If you’re very lucky, you work for an association that has a clear vision of what it takes to produce solid, factual content, and why that content matters to members.
If not, chance are you’re selling your members, sponsors, and stakeholders short.
It’s been a few years now since pundits began proclaiming that “content is king.” When I first heard those words, my heart sang: Finally, I thought, organizations would more consistently deliver the latest knowledge at their live and virtual events, then post it on their social networks to make their conversations smarter, more substantive, more productive.
It turned out that if content really is king, we have an odd way of treating royalty. So much of what passes for online “content” boils down to trivia, gossip, poorly-masked sales pitches, or outright scams. And there’s growing debate about the role of social media in polarizing public dialogue, just as much as they help us build community.
For years, I argued that conferences and social media could complete each other: that conferences needed the reach and longevity of online platforms, just as much as social networks would thrive on the substance from a well-organized event. Then I began hearing a different story, when the head of one of North America’s most senior associations described the content archive his group had accumulated over the years. Much of the material was excellent, he said, most of it was still current, but it was sitting in a back file. Nobody had time to figure out what to do with it, so the “king” was locked away in a tower.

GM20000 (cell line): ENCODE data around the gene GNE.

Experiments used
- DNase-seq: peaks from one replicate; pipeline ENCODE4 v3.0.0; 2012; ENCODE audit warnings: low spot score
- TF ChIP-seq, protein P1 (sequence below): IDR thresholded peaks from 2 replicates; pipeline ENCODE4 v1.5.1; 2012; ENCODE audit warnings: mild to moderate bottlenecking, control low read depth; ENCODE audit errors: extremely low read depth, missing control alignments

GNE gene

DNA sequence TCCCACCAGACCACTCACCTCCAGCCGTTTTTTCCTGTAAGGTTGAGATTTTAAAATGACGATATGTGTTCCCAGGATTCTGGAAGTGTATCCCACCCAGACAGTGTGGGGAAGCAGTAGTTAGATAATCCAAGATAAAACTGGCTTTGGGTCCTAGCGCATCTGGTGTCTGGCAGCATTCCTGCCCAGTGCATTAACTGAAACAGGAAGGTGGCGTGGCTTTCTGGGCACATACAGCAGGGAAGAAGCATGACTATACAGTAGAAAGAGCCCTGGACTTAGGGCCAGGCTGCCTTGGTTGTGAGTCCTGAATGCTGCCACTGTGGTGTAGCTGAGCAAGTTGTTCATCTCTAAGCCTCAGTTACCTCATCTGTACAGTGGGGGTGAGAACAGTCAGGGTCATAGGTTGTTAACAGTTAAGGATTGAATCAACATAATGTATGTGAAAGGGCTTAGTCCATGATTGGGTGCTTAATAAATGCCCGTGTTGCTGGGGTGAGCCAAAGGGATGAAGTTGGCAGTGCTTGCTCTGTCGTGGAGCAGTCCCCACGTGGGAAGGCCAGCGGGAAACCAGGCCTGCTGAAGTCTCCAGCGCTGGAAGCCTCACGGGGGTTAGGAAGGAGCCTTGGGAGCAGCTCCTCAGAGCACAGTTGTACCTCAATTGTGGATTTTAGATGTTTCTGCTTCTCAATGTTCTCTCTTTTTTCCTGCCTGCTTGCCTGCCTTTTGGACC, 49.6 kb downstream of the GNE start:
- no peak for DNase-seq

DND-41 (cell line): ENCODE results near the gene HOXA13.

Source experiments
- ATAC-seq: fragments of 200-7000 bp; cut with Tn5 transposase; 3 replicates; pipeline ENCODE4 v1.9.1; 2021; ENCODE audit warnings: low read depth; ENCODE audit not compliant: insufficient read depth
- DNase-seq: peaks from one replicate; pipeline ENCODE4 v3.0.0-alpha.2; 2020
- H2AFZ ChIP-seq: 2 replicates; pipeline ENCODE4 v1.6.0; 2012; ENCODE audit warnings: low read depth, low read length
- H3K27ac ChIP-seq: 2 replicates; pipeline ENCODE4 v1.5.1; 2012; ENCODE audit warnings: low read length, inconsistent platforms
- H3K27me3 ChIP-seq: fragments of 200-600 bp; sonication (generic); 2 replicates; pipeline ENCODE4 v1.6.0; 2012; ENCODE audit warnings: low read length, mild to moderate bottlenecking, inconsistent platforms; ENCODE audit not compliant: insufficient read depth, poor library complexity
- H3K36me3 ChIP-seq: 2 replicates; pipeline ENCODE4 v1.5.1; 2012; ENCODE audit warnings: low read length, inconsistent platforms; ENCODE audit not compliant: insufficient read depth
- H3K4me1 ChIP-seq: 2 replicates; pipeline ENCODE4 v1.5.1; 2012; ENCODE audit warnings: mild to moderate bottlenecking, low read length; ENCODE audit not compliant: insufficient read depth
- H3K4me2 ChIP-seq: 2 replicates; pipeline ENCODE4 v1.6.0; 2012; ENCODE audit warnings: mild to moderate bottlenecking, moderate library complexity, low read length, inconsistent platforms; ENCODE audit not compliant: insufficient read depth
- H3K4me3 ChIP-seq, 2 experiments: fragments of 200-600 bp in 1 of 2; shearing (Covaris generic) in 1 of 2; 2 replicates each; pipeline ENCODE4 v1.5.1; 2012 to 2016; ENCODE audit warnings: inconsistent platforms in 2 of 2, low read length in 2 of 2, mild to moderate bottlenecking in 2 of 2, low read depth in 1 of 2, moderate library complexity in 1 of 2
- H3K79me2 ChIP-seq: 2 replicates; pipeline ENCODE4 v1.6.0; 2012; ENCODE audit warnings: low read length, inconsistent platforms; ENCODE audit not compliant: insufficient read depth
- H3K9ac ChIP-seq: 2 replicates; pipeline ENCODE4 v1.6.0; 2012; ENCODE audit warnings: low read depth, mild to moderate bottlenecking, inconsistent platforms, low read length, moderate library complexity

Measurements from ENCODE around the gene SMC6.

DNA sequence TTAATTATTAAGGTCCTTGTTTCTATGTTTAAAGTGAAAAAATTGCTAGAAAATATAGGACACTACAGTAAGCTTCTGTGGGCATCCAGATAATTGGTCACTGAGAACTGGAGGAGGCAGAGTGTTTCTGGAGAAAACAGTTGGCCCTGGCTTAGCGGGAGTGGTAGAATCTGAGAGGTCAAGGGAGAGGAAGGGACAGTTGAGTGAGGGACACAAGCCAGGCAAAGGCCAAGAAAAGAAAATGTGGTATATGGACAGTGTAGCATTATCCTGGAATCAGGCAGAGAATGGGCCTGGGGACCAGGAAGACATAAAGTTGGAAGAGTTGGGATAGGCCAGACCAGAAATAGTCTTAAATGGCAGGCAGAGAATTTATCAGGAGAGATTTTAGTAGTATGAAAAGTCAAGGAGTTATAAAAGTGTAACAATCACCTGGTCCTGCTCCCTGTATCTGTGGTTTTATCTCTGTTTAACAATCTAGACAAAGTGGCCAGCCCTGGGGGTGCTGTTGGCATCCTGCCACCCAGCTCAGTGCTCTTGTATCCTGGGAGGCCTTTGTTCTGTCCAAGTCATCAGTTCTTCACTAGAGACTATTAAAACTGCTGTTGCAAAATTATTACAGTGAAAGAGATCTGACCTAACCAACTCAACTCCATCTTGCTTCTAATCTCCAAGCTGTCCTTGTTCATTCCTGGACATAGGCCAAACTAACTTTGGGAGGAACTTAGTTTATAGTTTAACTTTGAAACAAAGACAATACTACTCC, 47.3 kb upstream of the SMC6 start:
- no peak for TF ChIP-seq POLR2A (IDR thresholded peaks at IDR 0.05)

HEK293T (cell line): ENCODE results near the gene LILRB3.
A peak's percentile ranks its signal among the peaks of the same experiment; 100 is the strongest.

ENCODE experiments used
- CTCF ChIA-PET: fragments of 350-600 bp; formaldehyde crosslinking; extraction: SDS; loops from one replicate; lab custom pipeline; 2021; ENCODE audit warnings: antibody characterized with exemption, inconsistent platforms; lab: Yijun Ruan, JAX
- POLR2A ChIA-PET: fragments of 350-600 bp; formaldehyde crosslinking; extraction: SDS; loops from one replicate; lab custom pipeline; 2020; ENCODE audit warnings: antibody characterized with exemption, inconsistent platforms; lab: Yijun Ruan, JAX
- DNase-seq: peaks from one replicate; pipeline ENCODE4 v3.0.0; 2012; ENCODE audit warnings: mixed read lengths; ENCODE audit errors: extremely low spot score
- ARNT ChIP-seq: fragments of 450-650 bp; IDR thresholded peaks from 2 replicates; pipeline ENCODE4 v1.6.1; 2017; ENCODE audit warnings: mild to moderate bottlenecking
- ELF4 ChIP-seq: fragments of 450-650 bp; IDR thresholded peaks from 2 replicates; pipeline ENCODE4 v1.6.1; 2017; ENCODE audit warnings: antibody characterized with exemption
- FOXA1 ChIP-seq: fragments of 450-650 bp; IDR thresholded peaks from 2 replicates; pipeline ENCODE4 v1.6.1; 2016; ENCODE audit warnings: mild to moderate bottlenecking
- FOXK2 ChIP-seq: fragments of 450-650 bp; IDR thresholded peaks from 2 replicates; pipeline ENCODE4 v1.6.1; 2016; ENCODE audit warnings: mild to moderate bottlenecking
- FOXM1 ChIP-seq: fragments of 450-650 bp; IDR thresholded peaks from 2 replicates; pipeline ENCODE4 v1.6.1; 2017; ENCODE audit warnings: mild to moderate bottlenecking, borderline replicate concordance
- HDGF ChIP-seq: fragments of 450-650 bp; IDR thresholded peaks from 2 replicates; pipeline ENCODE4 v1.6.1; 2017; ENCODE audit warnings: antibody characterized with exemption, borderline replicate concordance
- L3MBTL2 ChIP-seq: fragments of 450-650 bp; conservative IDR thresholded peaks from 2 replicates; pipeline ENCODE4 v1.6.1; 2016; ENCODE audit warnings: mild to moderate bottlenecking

Giving that content new life may be a big, untapped opportunity for your organization. You can decide by asking yourself:
- How can current, accurate content mobilize members around your organization’s most important objectives?
- How does content help your members achieve their professional or organizational goals?
- Do you organize, publish, and republish your content so members can find it when they need it?
- Do you publish in multiple formats, so members can pick the content tools that serve them best?
- Do you monitor traffic to find out which topics and formats have the greatest impact?
- Do you have a content management plan, and the staff time to deliver on it?
If you can’t answer those questions, you should find out. If you don’t like the answers, you can and should make content a higher priority. Your members won’t stop thanking you, and your association leaders will be amazed at the sense of connection—and the boost in member renewals—that you’ve suddenly created.